Lookback Option - Explained
What is a Lookback Option?
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Table of ContentsWhat is a Lookback Option?How Does a Lookback Option Work?Examples of Lookback Options
What is a Lookback Option?
A lookback option is a type of option that gives the holder the opportunity of knowing its history when deciding on the appropriate time to exercise it. This option has a benefit of reducing the uncertainties arising when timing the market entry. It belongs to a category of exotic option possessing path dependency. Exotic options are classified as more complex than the vanilla options and are traded over the counter.
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How Does a Lookback Option Work?
The strike price of the lookback option is floating, and it's determined at maturity. This strike price is derived from the optimal value of the price of the underlying asset during the lifespan of the option. It allows the holder to review the historical prices of the underlying asset over the life of the option.These types of options are unlisted and therefore do not trade on the formal exchanges. Upon their execution, the holder is awarded a cash settlement equivalent to the profits that would have been realized in the buying or selling of the underlying asset. They are two types of lookback options which are the fixed strike price and the floating strike price, and they are both present for the call and put options.A strike price is that at which exercising a derivative contract can be done and it mostly relates to stock and index options. The strike price in call options is that at which the buyer can purchase the security until the date of expiry. On the other hand, for put options, the strike price is best known as the price at which the option buyer can sell the shares.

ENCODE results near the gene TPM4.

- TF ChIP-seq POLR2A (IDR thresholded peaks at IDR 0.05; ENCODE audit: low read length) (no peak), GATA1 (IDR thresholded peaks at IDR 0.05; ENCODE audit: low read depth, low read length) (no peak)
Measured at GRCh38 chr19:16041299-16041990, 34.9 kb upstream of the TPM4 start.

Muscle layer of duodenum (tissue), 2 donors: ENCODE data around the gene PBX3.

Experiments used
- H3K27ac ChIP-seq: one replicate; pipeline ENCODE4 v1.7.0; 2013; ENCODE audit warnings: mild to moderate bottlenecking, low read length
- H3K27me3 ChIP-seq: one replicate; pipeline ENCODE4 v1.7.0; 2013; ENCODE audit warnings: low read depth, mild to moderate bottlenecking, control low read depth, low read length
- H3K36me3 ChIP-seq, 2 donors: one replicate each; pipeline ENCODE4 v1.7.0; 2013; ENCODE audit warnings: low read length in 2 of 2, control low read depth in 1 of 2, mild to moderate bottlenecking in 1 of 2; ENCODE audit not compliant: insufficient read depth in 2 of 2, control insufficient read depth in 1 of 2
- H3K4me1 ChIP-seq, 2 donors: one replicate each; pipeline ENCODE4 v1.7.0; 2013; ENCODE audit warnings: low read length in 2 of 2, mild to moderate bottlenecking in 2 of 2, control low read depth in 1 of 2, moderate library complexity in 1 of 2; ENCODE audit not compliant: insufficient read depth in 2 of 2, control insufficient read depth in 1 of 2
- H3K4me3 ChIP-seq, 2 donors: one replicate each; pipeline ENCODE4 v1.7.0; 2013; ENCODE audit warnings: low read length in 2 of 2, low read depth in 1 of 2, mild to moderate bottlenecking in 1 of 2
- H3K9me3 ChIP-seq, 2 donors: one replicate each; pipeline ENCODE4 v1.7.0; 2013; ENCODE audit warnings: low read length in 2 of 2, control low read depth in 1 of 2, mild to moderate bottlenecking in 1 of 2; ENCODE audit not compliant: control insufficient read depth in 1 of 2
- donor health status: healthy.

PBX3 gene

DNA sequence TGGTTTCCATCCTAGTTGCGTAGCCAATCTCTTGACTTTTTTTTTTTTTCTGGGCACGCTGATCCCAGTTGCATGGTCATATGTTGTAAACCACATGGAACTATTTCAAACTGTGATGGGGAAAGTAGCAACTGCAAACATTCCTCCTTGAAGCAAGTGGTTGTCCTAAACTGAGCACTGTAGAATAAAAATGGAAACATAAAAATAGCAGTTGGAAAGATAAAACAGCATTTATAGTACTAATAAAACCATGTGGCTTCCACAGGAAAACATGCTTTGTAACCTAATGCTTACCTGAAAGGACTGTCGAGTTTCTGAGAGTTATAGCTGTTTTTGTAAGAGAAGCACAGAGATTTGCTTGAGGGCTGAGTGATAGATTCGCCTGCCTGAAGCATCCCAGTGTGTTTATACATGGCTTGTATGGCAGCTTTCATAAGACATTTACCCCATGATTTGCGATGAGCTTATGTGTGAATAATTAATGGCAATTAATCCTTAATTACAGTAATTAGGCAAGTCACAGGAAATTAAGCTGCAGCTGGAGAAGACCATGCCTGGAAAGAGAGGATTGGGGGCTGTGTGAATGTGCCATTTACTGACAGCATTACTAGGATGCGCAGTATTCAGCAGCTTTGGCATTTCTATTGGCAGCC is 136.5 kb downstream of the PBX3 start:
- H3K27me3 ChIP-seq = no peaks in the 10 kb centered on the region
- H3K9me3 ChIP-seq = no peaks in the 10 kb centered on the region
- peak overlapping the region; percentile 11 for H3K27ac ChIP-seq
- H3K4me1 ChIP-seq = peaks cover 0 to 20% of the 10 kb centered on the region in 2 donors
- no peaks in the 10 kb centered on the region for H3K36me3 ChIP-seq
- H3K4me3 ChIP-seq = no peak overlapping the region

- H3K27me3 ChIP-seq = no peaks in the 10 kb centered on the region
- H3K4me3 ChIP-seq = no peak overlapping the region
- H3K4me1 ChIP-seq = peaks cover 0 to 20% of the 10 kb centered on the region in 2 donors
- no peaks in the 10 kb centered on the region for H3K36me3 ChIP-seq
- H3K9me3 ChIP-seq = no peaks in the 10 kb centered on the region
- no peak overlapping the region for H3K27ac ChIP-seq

Examples of Lookback Options
Assume that an option has a three-month contract and it trades at $100 at the beginning and end of the contract. At a certain point in the options period, it reaches a high price of $120 and a low price of $80.For a fixed strike lookback option, the best price reached is $120 while the strike price is $100. Based on these, the holder's profit can be calculated as follows: $120 - $100 = $20.For the floating strike option, the stock matures at $100 which is also the strike price. Since the lowest price is $80, the holder's profit will, therefore, be $100 - $80 = $20The reason these profits are similar is that during the option's lifespan, the stock shifted both higher and lower by the same amount.